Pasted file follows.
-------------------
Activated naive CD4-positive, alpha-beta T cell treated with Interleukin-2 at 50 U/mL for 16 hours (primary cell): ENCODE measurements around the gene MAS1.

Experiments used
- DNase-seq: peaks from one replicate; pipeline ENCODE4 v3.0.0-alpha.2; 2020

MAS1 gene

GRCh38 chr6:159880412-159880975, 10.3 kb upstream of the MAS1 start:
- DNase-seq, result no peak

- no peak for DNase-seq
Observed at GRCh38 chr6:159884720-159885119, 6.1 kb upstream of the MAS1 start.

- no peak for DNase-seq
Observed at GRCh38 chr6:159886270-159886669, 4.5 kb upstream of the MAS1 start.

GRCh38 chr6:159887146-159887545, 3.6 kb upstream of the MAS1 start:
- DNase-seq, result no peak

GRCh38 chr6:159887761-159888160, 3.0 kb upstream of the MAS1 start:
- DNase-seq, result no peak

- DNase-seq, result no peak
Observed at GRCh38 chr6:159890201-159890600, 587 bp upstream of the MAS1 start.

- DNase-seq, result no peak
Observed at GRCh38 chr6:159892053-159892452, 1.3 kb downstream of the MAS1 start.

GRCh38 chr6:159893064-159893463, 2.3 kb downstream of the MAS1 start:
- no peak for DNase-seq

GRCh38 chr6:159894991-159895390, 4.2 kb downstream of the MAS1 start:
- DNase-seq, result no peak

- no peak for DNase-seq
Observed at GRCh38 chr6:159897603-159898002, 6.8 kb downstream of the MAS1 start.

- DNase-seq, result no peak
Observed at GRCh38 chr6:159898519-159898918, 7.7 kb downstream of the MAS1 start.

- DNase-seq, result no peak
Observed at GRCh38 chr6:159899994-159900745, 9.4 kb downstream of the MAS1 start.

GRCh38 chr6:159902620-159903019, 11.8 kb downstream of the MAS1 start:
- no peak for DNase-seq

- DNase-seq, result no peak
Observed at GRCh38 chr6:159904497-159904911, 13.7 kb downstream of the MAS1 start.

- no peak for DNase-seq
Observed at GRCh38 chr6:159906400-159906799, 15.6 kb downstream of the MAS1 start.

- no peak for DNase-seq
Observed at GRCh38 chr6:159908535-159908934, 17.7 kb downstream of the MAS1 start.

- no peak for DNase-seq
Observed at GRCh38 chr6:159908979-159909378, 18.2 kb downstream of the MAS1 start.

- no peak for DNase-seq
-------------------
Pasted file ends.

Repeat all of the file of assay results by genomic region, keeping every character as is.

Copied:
Activated naive CD4-positive, alpha-beta T cell treated with Interleukin-2 at 50 U/mL for 16 hours (primary cell): ENCODE measurements around the gene MAS1.

Experiments used
- DNase-seq: peaks from one replicate; pipeline ENCODE4 v3.0.0-alpha.2; 2020

MAS1 gene

GRCh38 chr6:159880412-159880975, 10.3 kb upstream of the MAS1 start:
- DNase-seq, result no peak

- no peak for DNase-seq
Observed at GRCh38 chr6:159884720-159885119, 6.1 kb upstream of the MAS1 start.

- no peak for DNase-seq
Observed at GRCh38 chr6:159886270-159886669, 4.5 kb upstream of the MAS1 start.

GRCh38 chr6:159887146-159887545, 3.6 kb upstream of the MAS1 start:
- DNase-seq, result no peak

GRCh38 chr6:159887761-159888160, 3.0 kb upstream of the MAS1 start:
- DNase-seq, result no peak

- DNase-seq, result no peak
Observed at GRCh38 chr6:159890201-159890600, 587 bp upstream of the MAS1 start.

- DNase-seq, result no peak
Observed at GRCh38 chr6:159892053-159892452, 1.3 kb downstream of the MAS1 start.

GRCh38 chr6:159893064-159893463, 2.3 kb downstream of the MAS1 start:
- no peak for DNase-seq

GRCh38 chr6:159894991-159895390, 4.2 kb downstream of the MAS1 start:
- DNase-seq, result no peak

- no peak for DNase-seq
Observed at GRCh38 chr6:159897603-159898002, 6.8 kb downstream of the MAS1 start.

- DNase-seq, result no peak
Observed at GRCh38 chr6:159898519-159898918, 7.7 kb downstream of the MAS1 start.

- DNase-seq, result no peak
Observed at GRCh38 chr6:159899994-159900745, 9.4 kb downstream of the MAS1 start.

GRCh38 chr6:159902620-159903019, 11.8 kb downstream of the MAS1 start:
- no peak for DNase-seq

- DNase-seq, result no peak
Observed at GRCh38 chr6:159904497-159904911, 13.7 kb downstream of the MAS1 start.

- no peak for DNase-seq
Observed at GRCh38 chr6:159906400-159906799, 15.6 kb downstream of the MAS1 start.

- no peak for DNase-seq
Observed at GRCh38 chr6:159908535-159908934, 17.7 kb downstream of the MAS1 start.

- no peak for DNase-seq
Observed at GRCh38 chr6:159908979-159909378, 18.2 kb downstream of the MAS1 start.

- no peak for DNase-seq